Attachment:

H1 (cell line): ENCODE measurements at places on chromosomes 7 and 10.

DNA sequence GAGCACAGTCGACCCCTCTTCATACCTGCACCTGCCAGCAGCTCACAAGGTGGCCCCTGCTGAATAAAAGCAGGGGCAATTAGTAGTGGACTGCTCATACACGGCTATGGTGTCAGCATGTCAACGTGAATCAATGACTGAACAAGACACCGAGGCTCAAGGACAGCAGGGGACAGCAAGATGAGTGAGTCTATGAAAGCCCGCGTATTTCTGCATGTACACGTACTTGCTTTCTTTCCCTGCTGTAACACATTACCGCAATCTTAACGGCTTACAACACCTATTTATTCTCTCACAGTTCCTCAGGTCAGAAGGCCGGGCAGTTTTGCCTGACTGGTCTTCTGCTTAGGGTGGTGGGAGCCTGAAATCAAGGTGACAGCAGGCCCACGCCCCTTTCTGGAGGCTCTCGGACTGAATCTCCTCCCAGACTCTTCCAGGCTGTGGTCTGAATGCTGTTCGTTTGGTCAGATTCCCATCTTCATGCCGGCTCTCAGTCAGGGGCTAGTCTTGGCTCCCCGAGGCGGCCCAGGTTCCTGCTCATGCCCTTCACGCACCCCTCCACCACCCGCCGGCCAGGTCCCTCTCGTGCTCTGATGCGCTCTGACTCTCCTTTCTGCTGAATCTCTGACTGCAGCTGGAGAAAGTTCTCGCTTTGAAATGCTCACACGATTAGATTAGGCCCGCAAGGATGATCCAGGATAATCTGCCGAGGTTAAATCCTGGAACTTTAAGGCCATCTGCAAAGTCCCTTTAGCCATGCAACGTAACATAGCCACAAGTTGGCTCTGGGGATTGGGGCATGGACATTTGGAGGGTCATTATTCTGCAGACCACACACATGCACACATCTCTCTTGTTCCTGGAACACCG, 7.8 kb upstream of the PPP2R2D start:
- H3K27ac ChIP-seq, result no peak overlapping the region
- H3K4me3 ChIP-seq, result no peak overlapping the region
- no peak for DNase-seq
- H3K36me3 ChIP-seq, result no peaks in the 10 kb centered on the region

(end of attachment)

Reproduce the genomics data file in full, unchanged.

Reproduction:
H1 (cell line): ENCODE measurements at places on chromosomes 7 and 10.

DNA sequence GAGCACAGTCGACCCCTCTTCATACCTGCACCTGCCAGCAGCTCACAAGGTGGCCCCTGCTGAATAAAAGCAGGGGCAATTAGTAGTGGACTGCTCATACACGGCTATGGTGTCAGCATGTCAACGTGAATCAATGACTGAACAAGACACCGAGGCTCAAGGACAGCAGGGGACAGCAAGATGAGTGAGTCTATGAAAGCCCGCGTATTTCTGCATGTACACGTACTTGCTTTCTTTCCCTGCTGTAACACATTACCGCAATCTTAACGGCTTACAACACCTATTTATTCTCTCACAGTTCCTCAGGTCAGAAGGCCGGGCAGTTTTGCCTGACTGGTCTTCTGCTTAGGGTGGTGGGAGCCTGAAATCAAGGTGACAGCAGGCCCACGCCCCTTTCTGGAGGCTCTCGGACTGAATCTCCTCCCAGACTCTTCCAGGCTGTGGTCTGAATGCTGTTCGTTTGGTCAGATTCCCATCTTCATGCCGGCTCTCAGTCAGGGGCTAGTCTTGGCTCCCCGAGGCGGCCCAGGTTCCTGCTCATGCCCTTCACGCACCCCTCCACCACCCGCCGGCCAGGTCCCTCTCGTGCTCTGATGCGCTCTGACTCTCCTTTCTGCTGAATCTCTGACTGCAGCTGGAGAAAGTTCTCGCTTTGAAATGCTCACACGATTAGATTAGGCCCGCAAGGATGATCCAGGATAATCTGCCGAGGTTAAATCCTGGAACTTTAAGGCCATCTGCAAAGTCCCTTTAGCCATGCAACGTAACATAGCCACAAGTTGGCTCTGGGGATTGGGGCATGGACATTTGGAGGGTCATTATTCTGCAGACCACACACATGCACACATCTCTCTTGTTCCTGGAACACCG, 7.8 kb upstream of the PPP2R2D start:
- H3K27ac ChIP-seq, result no peak overlapping the region
- H3K4me3 ChIP-seq, result no peak overlapping the region
- no peak for DNase-seq
- H3K36me3 ChIP-seq, result no peaks in the 10 kb centered on the region